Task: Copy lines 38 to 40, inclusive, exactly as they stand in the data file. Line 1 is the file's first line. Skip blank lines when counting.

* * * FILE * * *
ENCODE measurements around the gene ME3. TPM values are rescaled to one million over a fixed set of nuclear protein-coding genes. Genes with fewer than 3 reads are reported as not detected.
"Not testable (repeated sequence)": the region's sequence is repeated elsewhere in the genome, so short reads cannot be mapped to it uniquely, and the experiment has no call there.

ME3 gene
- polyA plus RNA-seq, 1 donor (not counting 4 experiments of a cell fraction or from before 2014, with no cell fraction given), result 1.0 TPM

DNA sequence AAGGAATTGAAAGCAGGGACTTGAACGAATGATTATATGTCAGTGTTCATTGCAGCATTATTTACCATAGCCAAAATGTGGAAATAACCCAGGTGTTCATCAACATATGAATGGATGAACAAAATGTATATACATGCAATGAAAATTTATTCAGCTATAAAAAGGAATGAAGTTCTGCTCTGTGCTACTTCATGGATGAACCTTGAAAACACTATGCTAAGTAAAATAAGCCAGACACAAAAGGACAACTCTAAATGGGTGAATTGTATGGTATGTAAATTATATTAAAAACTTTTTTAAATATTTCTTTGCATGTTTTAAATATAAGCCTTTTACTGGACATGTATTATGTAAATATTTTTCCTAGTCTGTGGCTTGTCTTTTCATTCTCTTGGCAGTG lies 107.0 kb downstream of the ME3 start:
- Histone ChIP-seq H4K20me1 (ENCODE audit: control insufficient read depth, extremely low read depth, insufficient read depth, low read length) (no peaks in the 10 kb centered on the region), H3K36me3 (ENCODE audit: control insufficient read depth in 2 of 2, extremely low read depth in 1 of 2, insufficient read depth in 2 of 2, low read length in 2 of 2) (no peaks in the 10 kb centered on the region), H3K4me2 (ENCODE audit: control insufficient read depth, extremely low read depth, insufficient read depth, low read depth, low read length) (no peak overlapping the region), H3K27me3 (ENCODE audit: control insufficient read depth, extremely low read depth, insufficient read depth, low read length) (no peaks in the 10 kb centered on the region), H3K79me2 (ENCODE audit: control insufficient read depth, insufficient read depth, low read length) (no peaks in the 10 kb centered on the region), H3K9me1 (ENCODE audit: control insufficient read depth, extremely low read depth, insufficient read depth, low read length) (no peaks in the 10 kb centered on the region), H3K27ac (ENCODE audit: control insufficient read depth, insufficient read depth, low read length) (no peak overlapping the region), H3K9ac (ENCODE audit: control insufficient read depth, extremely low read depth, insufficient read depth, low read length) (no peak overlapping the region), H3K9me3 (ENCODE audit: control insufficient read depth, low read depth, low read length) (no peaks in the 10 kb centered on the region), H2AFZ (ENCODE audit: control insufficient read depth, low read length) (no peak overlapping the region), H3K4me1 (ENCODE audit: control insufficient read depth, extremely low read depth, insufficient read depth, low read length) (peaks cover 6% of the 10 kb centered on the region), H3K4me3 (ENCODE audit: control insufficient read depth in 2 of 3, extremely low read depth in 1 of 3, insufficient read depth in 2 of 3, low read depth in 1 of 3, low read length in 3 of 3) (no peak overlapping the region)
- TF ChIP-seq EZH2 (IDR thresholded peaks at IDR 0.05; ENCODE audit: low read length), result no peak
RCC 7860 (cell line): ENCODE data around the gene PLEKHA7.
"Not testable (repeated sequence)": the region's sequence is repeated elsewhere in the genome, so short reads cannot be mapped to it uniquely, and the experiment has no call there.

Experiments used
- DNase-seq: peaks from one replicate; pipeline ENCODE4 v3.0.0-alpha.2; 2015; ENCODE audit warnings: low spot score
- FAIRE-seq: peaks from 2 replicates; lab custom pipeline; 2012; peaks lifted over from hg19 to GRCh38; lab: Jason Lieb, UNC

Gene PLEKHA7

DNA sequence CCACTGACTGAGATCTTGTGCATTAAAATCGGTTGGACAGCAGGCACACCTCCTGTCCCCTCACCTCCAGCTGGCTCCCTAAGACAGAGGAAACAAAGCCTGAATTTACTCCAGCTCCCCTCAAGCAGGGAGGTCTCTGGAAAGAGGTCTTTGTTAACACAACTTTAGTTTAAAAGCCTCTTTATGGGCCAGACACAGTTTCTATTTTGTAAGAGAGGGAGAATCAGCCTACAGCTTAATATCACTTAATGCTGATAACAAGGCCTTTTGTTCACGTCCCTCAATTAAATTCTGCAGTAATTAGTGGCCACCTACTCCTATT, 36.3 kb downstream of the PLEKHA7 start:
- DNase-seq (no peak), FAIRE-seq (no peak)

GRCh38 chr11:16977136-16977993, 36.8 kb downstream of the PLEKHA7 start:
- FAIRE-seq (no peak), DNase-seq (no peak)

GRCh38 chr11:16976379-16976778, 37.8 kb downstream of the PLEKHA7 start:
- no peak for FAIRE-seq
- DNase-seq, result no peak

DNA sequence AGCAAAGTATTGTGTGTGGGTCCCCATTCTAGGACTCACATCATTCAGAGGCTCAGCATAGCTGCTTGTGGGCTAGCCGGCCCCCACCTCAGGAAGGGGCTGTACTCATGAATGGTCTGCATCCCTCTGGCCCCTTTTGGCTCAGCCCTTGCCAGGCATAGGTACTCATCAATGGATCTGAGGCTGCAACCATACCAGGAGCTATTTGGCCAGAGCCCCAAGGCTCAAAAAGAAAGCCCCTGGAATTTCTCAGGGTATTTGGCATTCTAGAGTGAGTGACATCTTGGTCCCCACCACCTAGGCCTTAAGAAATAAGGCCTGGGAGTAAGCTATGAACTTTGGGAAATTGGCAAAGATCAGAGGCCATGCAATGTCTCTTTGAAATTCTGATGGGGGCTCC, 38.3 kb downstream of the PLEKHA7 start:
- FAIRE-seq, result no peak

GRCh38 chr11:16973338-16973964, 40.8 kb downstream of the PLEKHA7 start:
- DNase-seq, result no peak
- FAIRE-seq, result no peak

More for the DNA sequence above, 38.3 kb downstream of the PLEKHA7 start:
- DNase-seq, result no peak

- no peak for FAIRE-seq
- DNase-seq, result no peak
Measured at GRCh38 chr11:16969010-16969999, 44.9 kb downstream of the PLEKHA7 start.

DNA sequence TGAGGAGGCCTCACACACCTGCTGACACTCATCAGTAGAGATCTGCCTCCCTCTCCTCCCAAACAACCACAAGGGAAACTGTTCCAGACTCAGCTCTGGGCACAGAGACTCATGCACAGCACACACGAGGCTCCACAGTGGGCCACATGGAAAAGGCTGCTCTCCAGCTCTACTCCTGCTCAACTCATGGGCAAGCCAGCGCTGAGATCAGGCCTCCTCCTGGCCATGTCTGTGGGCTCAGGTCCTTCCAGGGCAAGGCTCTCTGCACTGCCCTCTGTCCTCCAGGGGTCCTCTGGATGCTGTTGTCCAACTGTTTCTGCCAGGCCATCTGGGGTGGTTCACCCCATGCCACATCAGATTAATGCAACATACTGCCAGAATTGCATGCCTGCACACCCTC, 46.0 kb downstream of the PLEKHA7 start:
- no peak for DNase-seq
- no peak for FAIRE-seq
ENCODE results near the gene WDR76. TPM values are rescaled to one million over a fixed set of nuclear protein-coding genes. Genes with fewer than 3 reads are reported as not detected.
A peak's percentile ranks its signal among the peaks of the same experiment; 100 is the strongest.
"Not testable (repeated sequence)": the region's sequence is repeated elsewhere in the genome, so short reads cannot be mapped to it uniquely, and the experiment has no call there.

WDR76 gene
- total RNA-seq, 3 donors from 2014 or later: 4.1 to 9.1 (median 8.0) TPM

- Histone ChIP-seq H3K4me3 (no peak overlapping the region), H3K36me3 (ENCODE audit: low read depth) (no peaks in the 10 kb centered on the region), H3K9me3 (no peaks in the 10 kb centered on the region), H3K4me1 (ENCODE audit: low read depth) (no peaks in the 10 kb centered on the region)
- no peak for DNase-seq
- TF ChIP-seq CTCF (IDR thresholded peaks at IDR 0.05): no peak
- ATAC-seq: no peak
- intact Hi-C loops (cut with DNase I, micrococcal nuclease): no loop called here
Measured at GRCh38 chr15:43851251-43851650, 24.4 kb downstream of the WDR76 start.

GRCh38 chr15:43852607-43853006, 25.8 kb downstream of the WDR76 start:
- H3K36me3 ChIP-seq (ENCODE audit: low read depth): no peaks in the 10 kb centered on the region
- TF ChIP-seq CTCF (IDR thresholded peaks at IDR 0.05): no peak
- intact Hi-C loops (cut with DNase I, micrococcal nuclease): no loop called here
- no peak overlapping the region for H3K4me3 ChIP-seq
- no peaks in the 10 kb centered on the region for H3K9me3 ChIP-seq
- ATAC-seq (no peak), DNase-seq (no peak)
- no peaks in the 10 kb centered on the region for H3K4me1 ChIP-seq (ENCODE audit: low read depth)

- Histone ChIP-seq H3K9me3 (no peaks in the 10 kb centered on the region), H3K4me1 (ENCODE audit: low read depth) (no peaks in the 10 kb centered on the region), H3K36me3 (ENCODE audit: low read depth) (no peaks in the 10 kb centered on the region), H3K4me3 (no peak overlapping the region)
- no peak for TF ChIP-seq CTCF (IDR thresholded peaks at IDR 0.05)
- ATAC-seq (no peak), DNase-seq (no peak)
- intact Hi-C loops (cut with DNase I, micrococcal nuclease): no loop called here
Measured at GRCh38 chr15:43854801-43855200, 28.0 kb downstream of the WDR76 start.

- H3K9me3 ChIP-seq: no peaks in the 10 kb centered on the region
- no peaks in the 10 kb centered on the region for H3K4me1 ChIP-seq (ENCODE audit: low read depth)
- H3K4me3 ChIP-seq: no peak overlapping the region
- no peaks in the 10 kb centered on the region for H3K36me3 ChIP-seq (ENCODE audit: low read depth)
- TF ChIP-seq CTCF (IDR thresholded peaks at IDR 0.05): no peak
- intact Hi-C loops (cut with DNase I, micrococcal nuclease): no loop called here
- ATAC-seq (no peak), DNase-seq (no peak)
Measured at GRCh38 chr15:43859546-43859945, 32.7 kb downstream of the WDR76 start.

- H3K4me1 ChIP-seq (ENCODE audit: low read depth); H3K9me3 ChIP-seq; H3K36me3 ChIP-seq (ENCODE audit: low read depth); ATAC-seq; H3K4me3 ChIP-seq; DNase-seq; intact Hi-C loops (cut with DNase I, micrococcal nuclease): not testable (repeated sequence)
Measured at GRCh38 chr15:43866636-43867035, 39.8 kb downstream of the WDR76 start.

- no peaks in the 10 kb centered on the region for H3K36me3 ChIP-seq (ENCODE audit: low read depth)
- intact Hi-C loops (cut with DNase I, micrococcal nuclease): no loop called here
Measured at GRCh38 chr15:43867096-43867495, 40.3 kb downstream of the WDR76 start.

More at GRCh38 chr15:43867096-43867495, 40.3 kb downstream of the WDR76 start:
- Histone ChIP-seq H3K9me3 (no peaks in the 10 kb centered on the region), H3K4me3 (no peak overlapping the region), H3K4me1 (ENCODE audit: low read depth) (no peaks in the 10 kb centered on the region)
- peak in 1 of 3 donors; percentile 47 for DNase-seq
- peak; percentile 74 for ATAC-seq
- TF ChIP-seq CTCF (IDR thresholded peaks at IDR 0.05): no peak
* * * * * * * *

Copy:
- total RNA-seq, 3 donors from 2014 or later: 4.1 to 9.1 (median 8.0) TPM

- Histone ChIP-seq H3K4me3 (no peak overlapping the region), H3K36me3 (ENCODE audit: low read depth) (no peaks in the 10 kb centered on the region), H3K9me3 (no peaks in the 10 kb centered on the region), H3K4me1 (ENCODE audit: low read depth) (no peaks in the 10 kb centered on the region)
- no peak for DNase-seq